• Managing travel demand: Strategies including vanpools, Commute Trip Reduction, and growth and transportation efficiency centers (GTEC) all encourage drivers to use less congested routes and reduce trips driving alone. A Spokane GTEC that opened in  has reduced the drive alone rate among residents by over %.

    As the economy improves, it will be accompanied by increased demand. WSDOT stands ready to address these challenges. Looking to the future, WSDOT will continue to aggres­ sively fight congestion using the three strategies of Moving Washington. Major congestion relief projects, including the Alaskan Way Viaduct, SR  Floating Bridge, and projects in the I- Corridor Program remain to be delivered. Smarter highways, using technologies such as active traffic management, are planned for the central Puget Sound region’s busiest corridors, including I- and SR  between I- and I-. Next year’s Annual Congestion Report will report on the benefits of these improvements and how they have impacted system performance.

    ii | The 2009 Congestion Report Introduction

  • Table of Contents Contributors

    Work started in August 2009 on this project to extend the Puget Sound HOV system into Pierce County. Crews will build HOV lanes, or carpool lanes, in the freeway median in both directions of I-5 from Port of Tacoma Road to the King County line.

    The work of many people goes into the writing, editing, and production of the Annual Congestion Report. This list of contributors reflects the efforts of data analysts, engineers, planners, project leads, and many more individuals behind the scenes. Information is reported on a preliminary basis as appropriate and available for internal management use; it is subject to correction and clarification. On-line versions of this publication are available at www.wsdot.wa.gov/accountability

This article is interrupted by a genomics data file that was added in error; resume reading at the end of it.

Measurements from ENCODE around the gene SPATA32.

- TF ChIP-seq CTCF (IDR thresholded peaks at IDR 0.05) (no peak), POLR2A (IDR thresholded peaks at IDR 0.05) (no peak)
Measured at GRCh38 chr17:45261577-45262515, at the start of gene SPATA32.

Contributors to the 2009 Congestion Report Faris Al-Memar, Ted Bailey, Matt Beaulieu, Katherine Boyd,

    Daniela Bremmer, Dave Bushnell, Delwar Murshed, Hien Giang,

    Manouchehr Goudarzi, Mark Hallenbeck, Robin Hartsell,

    Monica Harwood, Craig Helmann, John Ishimaru, Kumiko Izawa,

    Jamie Kang, Ruth Kinchen (King City Metro), Basma Makari,

    Tyler Patterson, Charles Prestrud, Benjamin Smith (Sound Transit),

    Ed Spilker, Pete Swensson (Thurston Regional Planning Council),

    Eric Thomas, Ted Trepanier, Marjorie Vanhoorelbeke, Harold White, Tyler Winchell, Mike Wold (King County Metro), Duane Wright,

    Anna Yamada, Shuming Yan Performance Analysis Team – Laura Cameron, Dan Genz, Karl Herzog,

    Rachel Knutson, Jason Nye, Ed Spilker, Eric Thomas, Tyler Winchell Graphics – Chris Britton, Steve Riddle, Chris Zodrow Publishing and Distribution – Linda Pasta, Trudi Philips, Deb Webb

    For information, contact Daniela Bremmer, Director WSDOT Strategic Assessment Office 310 Maple Park Avenue SE, PO Box 47374, Olympia, WA 98504-7374 Phone: 360-705-7953 :: E-mail: bremmed@wsdot.wa.gov

    Table of Contents Forward ii

    Measuring Delay and Congestion Annual Report 1 Congestion Report Dashboard of Indicators 1 Executive Summary of Measures and Results 2 Introduction 6